At last year's BAFTA Awards, comedian Sarah Millican wore a floral John Lewis dress to the ceremony. Her choice of gown was met with harsh criticism, especially on the Internet. Now, she's speaking out, in an essay penned for Radio Times that flawlessly shoots down her critics.
Not every celebrity needs to place importance on fashion, although many do. As Millican writes in Radio Times, "I'm sorry, I thought I had been invited to such an illustrious event because I am good at my job." She is a comedian, one who freely admits that she doesn't think about clothes very often. According to PolicyMic, her gown was viciously attacked on the Internet for being "disastrous" and "nana"-like. Ugh, really Internet? Not cool.
On the way home from the event, which Millican describes as "a wonder," she discovered the thousands of Twitter messages criticizing her dress and cried. "I was fat and ugly as per usual. My dress (the one that caused ooohs in a department store fitting room?) was destroyed by the masses."
“I looked like a nana, my dress was disgusting, was it made out of curtains, why was I wearing black shoes with it?” Millican wrote. She emphasizes repeatedly throughout the essay that she is a comedian not a model or even a movie actress who regularly places importance on her appearance.
The red carpet is very intimidating, although I garnered a few laughs when I replied to the “Who are you wearing?” question with “John Lewis” and the “Where did you get your dress?” question with “The Trafford Centre”. I had a few awkward photos taken by the wall of paparazzi. Awkward as I’m not a model (I’m a comedian), have never learnt how to pose on a red carpet (I’m a comedian) and I have pretty low self-esteem.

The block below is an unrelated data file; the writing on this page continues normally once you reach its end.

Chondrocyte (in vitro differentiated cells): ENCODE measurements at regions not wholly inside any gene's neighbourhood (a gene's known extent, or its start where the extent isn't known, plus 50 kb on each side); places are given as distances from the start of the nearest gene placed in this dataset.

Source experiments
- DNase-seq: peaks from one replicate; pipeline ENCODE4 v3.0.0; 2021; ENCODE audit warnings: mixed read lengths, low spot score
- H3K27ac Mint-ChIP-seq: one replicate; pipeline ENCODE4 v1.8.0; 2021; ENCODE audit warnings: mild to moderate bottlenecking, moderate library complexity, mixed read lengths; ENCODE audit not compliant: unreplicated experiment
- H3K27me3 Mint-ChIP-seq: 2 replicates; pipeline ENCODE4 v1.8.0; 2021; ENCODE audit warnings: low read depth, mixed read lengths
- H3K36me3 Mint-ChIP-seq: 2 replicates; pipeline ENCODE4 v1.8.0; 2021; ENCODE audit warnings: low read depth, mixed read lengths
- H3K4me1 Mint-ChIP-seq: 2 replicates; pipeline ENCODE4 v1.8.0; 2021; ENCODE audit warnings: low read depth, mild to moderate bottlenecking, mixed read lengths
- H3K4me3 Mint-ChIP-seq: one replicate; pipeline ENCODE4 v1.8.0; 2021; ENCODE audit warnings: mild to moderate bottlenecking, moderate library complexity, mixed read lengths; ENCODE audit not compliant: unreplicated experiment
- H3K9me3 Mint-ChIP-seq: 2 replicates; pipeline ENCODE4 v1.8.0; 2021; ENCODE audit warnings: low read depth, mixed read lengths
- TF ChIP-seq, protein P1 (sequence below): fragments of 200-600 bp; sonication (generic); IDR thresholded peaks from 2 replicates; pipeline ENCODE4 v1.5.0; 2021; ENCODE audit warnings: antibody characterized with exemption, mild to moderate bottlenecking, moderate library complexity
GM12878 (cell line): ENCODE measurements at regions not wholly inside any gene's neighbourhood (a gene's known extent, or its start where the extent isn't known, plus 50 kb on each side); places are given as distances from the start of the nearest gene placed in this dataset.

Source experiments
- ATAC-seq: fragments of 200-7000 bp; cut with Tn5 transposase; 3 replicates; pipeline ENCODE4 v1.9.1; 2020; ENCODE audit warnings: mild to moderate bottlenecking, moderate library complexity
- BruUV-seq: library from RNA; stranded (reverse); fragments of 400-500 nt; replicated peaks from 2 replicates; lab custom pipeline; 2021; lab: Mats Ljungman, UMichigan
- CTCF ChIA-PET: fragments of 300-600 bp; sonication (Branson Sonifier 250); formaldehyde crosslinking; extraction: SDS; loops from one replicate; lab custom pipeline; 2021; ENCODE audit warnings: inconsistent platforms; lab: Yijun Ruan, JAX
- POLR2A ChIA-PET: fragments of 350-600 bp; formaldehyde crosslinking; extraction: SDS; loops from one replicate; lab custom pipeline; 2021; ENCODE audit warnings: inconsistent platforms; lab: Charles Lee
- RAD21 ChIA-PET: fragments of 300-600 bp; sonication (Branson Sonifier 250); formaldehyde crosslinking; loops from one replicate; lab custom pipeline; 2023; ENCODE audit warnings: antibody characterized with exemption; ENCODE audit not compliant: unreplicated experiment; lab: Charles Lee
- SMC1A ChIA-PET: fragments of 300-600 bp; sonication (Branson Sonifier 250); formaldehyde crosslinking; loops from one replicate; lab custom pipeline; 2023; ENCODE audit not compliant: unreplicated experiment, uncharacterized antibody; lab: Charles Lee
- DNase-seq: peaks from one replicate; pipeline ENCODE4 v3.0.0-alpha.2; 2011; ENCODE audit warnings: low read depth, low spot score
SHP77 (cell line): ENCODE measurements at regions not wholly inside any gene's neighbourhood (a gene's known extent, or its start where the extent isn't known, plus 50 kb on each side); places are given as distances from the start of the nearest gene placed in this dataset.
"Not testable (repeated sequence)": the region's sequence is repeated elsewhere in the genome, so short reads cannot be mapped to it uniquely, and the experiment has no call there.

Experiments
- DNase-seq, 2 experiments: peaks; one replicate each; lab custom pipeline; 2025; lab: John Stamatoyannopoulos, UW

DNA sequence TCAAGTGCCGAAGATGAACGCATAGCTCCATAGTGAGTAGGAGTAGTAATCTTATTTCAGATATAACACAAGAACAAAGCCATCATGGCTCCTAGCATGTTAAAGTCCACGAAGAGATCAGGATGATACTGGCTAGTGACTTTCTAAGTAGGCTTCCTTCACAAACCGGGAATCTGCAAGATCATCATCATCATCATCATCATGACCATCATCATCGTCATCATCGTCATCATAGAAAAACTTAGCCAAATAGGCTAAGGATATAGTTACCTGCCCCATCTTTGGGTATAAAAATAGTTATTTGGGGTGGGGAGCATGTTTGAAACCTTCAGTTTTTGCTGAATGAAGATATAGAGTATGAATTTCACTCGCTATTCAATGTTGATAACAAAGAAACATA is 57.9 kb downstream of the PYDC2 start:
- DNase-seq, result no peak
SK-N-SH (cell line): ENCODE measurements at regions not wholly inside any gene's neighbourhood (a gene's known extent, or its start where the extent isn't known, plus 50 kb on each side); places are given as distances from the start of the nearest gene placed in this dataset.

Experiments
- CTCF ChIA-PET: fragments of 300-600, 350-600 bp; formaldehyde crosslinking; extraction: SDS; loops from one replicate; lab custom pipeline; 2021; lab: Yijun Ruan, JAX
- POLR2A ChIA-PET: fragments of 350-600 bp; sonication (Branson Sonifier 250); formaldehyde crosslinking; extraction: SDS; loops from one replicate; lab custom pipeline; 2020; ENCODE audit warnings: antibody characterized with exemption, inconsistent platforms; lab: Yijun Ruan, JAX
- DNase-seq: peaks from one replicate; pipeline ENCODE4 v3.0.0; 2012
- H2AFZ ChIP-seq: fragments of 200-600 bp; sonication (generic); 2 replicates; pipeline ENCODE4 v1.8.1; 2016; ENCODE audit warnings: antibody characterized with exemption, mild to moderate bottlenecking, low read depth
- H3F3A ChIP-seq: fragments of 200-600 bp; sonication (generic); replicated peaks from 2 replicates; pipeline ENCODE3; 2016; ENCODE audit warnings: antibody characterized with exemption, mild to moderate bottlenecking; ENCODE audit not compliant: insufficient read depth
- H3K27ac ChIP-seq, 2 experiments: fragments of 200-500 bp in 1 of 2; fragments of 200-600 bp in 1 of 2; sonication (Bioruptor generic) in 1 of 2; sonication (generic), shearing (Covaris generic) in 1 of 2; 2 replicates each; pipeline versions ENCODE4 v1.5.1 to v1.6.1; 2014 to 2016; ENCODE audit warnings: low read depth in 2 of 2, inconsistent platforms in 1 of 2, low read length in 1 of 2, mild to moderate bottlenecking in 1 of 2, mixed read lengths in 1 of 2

Cyberbullying aside, the most important point Millican makes in her piece is that the traditional designer shops that red carpet veterans frequent don't carry much in size 18 to 20, which the comedian wears, meaning she "does not count as a woman to them." The industry that won't allow Millican to wear their fancy designer clothes is the same industry that criticizes her for wearing a less-than-flawless dress on the red carpet.
It's heartbreaking, the way that we relentlessly tear women down based on appearance and nothing else. Being traditionally beautiful doesn't do much to protect you from the pain of that kind of scrutiny, but if you don't fit the mold, as Millican didn't at last year's BAFTA Awards, things are even worse. Female celebrities are constantly attacked if they make even a slight fashion misstep (anyone remember Christina Hendrick's Golden Globes gown of 2010?) Maybe we should all focus more on the talent these women are recognized for and not how skilled they (or their stylists) are at choosing a dress.